Patients would not be left alone with the new technologies because the ‘Tele-VERAH’ medical professional would be at hand to help. Such a system would also reduce the number of precautionary emergency-service call-outs resulting from patients and/or relatives being anxious. “The system could also help stop unnecessary admissions to hospitals,” adds Aßmann confidently. Which would, as a consequence, make the concept also economically interesting to health insurance companies. Aßman explains three of the concept’s benefits:
– Modern technologies are making it more interesting for physicians to work in rural areas, particularly young ones.
– The quality of medical care in rural areas would be maintained.
– The occupational profile of medical professionals assisting general physicians (VERAHs) is widening.
The concept is the result of a training-and-qualifications offensive launched by the Hausärzteverband (German Association of General Practitioners) for specially trained GP assistants. It is hoped that they will be able to reduce GPs’ workloads by providing qualified support. Aßmann thinks that this concept should be expanded to include the ‘Tele-VERAH’ concept. A curriculum for the profession of specialist medical assistants that addresses legal, technical and medical questions is being developed to this end. The occupational profile for medical professionals and VERAHs is changing.
Important direct first contact with doctors to remain
Based on his experience, Aßmann thinks that physicians and patients alike will welcome the concept. The much discussed ban on remote treatment that is set out in physicians’ codes of conduct would not have a negative impact on the provision of such services. Doctors are only banned from providing remote treatment to patients they have not seen before. Aßmann only wants this service to be provided to existing patients. It would also be possible in future to expand the service to include nursing homes and hospitals. Will these expectations be fulfilled? Prof. Jürgen Wasem, Medical Management at the University of Duisburg-Essen, has been tasked with preparing a report. Some health insurance companies, e.g. Techniker Krankenkasse (TK), have shown great interest in the concept.
The ‘eHealth Venture Summit’ at which the latest IT trends and innovations in healthcare and the corresponding investments are to be presented will also be taking place at the MEDICA HEALTH IT FORUM. It is hoped that it will promote strategic partnerships that will help bring products to market.
Run on apps raises questions
Many of these issues, however, remain questionable. No one will want to claim that every one of the estimated more than 100,000 health apps is actually helpful, useful and/or effective. The ‘Chances and Risks of Mobile Health Apps (CHARISMHA)’ survey recently shone a light on the range of available products. Dr Urs-Vito Albrecht headed the study. He is Deputy Director of the Hanover Branch of the Peter L. Reichertz Institut für Medizinische Informatik (PLRI – Peter L. Reichertz Institute for Medical Informatics) and Managing Physician of the Ethics Commission at the Hannover Medical School and carried out the survey on behalf of the Federal Ministry of Health. The results are currently being discussed with health officials for the purposes of deriving concrete measures and voluntary commitments. Visitors to the MEDICA HEALTH IT FORUM will be able to join in the discussion live. His co-speaker, Dr Franz Bartmann, is Chairman of the Telematics Committee at the German Medical Association.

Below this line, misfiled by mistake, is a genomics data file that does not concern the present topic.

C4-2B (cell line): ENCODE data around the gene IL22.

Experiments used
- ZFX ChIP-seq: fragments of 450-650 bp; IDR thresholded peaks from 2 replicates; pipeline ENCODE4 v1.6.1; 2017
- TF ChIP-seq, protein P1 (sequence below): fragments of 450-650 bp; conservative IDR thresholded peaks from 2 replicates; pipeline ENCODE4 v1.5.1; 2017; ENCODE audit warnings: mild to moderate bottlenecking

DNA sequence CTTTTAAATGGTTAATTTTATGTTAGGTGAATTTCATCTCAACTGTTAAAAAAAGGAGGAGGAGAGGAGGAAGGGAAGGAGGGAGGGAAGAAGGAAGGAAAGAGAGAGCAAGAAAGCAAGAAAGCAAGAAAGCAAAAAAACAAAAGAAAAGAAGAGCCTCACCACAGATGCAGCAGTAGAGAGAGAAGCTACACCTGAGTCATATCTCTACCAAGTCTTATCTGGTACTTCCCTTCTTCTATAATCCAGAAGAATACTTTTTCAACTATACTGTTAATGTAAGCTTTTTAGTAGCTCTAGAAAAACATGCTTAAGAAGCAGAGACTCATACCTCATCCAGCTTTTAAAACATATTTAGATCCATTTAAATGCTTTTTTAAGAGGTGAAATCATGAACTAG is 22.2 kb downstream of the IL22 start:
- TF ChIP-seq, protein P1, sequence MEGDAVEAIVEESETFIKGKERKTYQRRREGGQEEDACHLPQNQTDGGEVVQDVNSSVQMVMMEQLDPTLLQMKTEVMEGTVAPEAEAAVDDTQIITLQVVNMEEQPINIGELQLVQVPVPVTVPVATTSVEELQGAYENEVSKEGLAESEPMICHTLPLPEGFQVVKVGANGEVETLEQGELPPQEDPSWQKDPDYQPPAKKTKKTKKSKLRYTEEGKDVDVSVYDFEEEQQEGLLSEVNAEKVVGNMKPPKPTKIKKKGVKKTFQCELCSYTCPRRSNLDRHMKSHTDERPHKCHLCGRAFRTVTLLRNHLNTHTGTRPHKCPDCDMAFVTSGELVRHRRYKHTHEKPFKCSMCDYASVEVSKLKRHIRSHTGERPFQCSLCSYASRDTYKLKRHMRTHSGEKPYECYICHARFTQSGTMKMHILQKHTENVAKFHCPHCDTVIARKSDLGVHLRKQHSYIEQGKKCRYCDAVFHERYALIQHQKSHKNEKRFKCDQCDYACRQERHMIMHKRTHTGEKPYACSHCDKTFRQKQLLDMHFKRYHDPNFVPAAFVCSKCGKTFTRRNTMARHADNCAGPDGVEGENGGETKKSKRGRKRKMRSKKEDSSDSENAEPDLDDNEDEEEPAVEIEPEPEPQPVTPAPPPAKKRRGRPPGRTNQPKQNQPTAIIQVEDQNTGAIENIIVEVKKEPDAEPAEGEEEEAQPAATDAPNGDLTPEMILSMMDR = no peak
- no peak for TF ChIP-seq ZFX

He is of the opinion that it needs to be clarified whether and to what extent the medical community can help shape the orientation process, for instance, through the development of a general guideline for app assessment or the creation of an indication and best-practice list by the respective specialist associations. Freely available health apps are today widely used in the second healthcare market. But they play hardly any role in the primary health market funded by health insurance companies: “The big obstacle here is the to date unique time- and cost-intensive certification process required by the Medical Devices Act. A catalogue of criteria could in future at least contribute to an idea of usefulness and benefits, also in regard to the added value over already available conventional methods. It must, for example, be possible to use apps in medical emergencies without requiring any intervention by the users themselves. Only demonstrable benefits and reliable functionality will justify medical application at the expense of public health insurance companies.”
Böckmann draws a rather sobering conclusion about the current state of xHealth. “Legally and theoretically, patients are in sole control of their details, but in reality they are unable to view them or pass them on.” Having the correct medical information at the right place and at the right time could, however, save lives: ‘Patients are entitled to digitisation.’
All information about the MEDICA HEALTH IT FORUM’s programme and topics are available online at: http://www.medica-tradefair.com/mhif2
Author reference: Dr Lutz Retzlaff, freelance medical journalist (Neuss)